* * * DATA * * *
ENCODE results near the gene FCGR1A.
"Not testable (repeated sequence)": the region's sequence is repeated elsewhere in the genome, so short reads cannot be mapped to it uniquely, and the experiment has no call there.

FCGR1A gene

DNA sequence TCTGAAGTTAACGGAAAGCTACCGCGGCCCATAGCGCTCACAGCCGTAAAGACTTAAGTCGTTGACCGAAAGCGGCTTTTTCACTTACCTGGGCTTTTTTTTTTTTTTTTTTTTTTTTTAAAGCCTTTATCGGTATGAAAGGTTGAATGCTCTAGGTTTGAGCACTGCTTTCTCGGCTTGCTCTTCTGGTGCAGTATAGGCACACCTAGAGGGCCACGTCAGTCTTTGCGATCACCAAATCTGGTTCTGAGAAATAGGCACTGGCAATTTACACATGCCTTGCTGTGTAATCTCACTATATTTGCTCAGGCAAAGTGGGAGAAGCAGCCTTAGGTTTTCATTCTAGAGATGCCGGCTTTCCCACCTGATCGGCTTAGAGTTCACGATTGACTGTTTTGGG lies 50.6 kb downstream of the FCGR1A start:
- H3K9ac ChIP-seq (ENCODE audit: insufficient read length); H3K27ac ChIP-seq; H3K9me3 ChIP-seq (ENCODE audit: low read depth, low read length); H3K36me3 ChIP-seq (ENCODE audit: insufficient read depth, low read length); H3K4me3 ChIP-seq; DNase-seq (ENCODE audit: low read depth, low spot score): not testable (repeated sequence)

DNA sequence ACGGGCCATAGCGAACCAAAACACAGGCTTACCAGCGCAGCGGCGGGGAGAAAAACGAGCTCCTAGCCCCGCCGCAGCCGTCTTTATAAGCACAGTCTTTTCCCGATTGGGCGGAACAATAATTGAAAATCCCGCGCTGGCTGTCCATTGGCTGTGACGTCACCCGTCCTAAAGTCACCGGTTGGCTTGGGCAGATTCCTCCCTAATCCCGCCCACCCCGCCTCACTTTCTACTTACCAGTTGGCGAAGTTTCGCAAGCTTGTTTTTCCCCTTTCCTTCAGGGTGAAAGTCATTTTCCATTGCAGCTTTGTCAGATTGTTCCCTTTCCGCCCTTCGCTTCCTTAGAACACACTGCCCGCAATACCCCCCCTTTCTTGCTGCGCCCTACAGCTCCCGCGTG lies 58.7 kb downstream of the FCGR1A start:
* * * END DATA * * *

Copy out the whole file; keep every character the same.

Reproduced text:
ENCODE results near the gene FCGR1A.
"Not testable (repeated sequence)": the region's sequence is repeated elsewhere in the genome, so short reads cannot be mapped to it uniquely, and the experiment has no call there.

FCGR1A gene

DNA sequence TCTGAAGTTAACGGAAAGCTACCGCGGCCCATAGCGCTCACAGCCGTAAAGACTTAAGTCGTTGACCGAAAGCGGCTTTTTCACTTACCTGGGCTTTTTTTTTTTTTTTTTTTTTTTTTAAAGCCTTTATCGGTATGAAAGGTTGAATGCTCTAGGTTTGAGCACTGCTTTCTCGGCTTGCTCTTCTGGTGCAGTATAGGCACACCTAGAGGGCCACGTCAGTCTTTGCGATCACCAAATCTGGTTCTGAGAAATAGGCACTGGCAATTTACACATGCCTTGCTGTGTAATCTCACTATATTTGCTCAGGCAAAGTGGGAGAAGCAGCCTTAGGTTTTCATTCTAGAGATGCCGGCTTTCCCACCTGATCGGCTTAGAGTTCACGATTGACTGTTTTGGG lies 50.6 kb downstream of the FCGR1A start:
- H3K9ac ChIP-seq (ENCODE audit: insufficient read length); H3K27ac ChIP-seq; H3K9me3 ChIP-seq (ENCODE audit: low read depth, low read length); H3K36me3 ChIP-seq (ENCODE audit: insufficient read depth, low read length); H3K4me3 ChIP-seq; DNase-seq (ENCODE audit: low read depth, low spot score): not testable (repeated sequence)

DNA sequence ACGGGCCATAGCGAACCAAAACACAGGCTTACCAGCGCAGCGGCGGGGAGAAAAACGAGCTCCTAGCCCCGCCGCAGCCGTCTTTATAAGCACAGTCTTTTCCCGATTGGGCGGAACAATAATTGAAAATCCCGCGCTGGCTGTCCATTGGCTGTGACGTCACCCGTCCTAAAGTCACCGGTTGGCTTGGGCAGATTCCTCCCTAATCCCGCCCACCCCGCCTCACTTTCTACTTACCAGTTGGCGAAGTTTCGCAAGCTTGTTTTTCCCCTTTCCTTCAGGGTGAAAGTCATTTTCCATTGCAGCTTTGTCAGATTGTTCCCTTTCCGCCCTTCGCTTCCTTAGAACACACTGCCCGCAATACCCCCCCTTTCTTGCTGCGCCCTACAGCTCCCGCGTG lies 58.7 kb downstream of the FCGR1A start: